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Instructions in testing guide fail to run client tests from the command line #8225
While following the instructions in the testing guide for configuring command line execution using PhantomJS (https://guide.meteor.com/testing.html) I consistently see the error message
Steps to reproduce on a Linux machine:
This can be worked around by running the following, which leads me to believe this is an issue with meteor not correctly doing the rebuild, and that this is not an issue with the phantomjs-tests package.
Related discussion on DispatchMe/meteor-mocha-phantomjs#35
referenced this issue
Jan 7, 2017
@benjamn I have been getting a lot of complaints about this. All I did was publish dispatch:phantomjs-tests with a couple small changes from Mac, but it was done on latest Meteor for the first time so this effectively caused a breaking change in a non-breaking version. It seems that
I thought maybe I could fix by doing publish-for-arch anyway, but it would not let me.
After some digging I have found what I think to be the issue. Pardon my unfamiliarity with meteor internals.
In commit 861880b the behavior of meteorNpm.rebuildIfNonPortable was changed by @benjamn from looking at a packages' npm modules and rebuilding all of them if any was non-portable, to a more "aggressive" approach of only rebuilding individual non-portable npm modules.
The old behavior worked because dispatch:phantomjs-tests has the module meteor-force-non-portable which would force a rebuild of all modules under
I confirmed that changing the code to see phantomjs-prebuilt as non-portable caused the correct rebuild to happen and fix the reported issue.
I think this could be fixed by additionally look in each package to see if the scripts section of package.json contains a install or preinstall script. The npm docs say "[t]he only valid use of install or preinstall scripts is for compilation which must be done on the target architecture." This will add some file read and parsing time in additional to causing a few more rebuilds to happen but it should give correct behavior. Additionally I suspect instead of heuristically looking for .node files a check could directly be made for a .gyp config file, but that may not be true in all cases and would at least break the meteor-force-non-portable package.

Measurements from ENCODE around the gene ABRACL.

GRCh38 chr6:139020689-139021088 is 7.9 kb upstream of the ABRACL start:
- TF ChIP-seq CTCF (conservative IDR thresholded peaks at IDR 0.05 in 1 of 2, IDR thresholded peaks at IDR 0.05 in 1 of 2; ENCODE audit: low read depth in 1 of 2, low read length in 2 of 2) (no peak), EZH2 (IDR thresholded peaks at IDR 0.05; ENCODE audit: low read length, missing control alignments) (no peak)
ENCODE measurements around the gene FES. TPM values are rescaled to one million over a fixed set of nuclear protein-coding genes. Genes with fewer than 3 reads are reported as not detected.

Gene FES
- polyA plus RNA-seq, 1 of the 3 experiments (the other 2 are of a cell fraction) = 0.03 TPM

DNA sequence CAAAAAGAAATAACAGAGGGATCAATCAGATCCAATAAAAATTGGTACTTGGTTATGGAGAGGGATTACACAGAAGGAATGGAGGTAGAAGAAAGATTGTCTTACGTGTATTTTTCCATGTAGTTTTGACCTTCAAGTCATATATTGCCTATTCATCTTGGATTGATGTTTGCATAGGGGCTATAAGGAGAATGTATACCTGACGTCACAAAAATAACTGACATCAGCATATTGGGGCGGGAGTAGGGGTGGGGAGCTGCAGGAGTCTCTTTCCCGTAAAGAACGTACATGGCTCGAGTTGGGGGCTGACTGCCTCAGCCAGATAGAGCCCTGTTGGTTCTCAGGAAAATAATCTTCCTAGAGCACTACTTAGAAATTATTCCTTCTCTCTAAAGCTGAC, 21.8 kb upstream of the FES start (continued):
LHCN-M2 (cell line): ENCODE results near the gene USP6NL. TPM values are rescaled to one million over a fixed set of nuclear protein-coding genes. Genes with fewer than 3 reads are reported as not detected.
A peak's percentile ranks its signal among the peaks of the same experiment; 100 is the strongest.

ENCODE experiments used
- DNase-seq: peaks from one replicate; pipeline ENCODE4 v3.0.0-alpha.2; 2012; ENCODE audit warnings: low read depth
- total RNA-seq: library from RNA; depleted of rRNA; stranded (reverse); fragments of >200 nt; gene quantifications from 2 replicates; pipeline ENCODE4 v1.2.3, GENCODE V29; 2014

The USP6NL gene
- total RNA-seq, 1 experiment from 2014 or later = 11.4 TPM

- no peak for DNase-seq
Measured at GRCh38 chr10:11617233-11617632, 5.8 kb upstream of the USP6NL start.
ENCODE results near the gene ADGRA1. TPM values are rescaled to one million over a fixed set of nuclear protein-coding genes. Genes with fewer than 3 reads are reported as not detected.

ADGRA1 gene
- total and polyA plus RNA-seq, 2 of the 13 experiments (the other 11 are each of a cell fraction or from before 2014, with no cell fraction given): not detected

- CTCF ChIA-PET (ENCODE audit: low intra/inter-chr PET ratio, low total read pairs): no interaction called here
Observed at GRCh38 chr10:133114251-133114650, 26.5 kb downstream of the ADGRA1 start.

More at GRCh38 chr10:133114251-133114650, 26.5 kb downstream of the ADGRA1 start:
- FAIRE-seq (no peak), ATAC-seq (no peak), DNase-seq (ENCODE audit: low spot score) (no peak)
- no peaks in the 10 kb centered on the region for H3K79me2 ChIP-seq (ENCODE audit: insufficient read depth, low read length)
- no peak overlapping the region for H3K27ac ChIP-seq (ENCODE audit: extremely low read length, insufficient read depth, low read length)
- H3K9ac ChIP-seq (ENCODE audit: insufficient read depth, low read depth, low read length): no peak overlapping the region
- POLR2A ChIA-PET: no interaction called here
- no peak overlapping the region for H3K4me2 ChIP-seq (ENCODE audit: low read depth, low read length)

Note: I noticed while debugging the dispatch:phantomjs-tests package was actually packaged with cached portable status files like
@danstiner That analysis checks out with me (and I wrote the logic that you're analyzing)!
I think this is a totally reasonable approach. I would be cautiously open to going back to the old behavior of rebuilding everything, but this middle ground strikes me as a safe compromise. If it's safe to rebuild everything, then it's safe to rebuild a few additional packages.
Would you have time to submit a pull request for that change? Specifically, make
added a commit
Feb 9, 2017
@benjamn I can confirm that the
@abernix If MDG is updating the testing guide: could you focus more on dispatch:mocha-phantomjs, rather than on the other dispatch options ? Despite this error it seems like dispatch:mocha-phantomjs seems to be currently the most maintained package of them all.
This was referenced
Feb 10, 2017
By the way, @aldeed, although this issue was in the back of my head, I independently encountered the same problem while trying to add the
I'm really happy to get this fixed, because running the
As far as I remember, the one thing some people like about the
@benjamn Nice! and you're welcome.
@aldeed I think it would be great to consolidate a bit. I'm for any solution that allows me to run client and server tests locally and in CI. Phantomjs seems to be the way to do this. Couldn't you consolidate in a way that checks is phantomjs is installed, and if not fall back on other methods?
@keyscores I don't see any benefit to consolidating further. You can add multiple driver packages and multiple npm scripts for them, and then run any script you want on CI and any script you want locally. And if you never want to run client tests in your browser, then you only need the phantomjs one anyway. Complicating the packages will just make them harder for others to understand and contribute to.